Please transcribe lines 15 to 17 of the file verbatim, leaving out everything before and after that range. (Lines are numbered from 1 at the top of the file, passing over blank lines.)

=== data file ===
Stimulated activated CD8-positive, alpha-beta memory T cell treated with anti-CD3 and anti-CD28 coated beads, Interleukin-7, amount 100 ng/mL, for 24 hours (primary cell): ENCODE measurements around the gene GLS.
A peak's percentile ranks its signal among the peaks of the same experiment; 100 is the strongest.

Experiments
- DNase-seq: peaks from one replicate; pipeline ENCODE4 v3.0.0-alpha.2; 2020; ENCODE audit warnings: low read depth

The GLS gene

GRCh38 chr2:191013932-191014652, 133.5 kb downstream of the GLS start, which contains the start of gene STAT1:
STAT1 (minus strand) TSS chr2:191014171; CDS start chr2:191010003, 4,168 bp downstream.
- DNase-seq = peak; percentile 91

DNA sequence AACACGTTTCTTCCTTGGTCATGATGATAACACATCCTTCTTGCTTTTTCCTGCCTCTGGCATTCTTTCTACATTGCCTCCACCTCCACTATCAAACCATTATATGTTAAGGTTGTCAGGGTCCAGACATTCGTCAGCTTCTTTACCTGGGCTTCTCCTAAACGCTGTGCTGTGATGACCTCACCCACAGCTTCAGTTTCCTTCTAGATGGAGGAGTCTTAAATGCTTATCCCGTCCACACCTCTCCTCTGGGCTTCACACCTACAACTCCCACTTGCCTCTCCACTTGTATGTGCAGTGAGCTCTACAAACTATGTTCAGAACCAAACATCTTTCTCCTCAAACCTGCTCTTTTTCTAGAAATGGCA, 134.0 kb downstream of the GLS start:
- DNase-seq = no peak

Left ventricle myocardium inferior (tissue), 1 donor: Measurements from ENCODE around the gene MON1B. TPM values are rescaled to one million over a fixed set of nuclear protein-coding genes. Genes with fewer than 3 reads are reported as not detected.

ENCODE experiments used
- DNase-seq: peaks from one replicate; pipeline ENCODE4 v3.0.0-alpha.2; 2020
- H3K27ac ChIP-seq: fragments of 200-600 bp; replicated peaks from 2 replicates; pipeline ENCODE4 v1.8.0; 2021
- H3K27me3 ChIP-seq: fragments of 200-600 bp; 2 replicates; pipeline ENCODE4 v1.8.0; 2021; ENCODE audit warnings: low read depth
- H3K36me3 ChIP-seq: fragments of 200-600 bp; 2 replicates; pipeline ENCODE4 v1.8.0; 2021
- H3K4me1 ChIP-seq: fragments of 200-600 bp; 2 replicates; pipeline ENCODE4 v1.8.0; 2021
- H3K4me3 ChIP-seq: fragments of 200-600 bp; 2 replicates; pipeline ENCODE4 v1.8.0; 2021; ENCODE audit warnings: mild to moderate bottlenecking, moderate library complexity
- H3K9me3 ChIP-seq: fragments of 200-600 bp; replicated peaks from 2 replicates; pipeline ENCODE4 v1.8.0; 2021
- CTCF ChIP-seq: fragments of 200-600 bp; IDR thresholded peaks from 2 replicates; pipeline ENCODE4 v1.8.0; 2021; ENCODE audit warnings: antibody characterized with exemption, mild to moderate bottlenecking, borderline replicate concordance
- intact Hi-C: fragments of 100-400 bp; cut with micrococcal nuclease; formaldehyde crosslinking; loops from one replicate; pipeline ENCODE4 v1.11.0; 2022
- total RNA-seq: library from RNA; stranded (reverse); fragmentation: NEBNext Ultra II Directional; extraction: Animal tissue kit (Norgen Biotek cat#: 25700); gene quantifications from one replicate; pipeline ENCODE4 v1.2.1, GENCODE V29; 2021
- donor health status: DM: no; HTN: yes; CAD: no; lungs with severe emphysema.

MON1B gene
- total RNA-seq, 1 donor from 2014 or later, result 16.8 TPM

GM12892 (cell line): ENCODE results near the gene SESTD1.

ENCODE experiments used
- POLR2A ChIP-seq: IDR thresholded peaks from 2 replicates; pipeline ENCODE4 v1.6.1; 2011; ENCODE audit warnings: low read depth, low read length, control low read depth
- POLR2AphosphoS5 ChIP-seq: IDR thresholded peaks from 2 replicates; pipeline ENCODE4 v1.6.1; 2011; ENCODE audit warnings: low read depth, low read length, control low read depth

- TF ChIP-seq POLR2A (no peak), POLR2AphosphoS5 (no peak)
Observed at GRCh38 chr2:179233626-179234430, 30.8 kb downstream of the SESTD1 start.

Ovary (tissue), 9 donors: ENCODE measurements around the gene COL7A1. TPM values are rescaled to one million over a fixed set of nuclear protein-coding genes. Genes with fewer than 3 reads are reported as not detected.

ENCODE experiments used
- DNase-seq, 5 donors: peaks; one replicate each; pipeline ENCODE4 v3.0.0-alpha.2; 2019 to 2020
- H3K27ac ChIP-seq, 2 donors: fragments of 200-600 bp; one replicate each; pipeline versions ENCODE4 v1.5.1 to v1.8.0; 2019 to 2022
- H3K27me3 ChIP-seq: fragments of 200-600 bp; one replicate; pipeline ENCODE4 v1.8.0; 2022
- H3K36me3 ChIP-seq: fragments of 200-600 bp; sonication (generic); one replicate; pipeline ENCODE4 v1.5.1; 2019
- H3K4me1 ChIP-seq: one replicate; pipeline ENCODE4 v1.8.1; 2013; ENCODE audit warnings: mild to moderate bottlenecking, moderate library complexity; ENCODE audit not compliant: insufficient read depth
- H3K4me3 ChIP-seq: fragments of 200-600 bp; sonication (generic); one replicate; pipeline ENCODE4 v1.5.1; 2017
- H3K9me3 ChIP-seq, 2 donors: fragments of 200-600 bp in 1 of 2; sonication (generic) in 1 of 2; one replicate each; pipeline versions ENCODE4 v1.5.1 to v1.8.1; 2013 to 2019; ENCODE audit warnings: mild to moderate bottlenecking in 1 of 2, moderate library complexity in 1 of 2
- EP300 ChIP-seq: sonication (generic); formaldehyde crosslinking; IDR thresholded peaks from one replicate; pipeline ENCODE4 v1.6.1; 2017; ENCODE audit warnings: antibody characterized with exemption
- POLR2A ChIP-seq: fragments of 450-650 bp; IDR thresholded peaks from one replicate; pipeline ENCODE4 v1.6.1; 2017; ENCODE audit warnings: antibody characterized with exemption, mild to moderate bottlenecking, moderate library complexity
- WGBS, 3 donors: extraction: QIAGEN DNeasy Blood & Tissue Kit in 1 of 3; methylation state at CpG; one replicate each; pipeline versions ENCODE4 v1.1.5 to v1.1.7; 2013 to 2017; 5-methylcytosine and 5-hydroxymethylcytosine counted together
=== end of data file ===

- H3K27me3 ChIP-seq: fragments of 200-600 bp; 2 replicates; pipeline ENCODE4 v1.8.0; 2021; ENCODE audit warnings: low read depth
- H3K36me3 ChIP-seq: fragments of 200-600 bp; 2 replicates; pipeline ENCODE4 v1.8.0; 2021
- H3K4me1 ChIP-seq: fragments of 200-600 bp; 2 replicates; pipeline ENCODE4 v1.8.0; 2021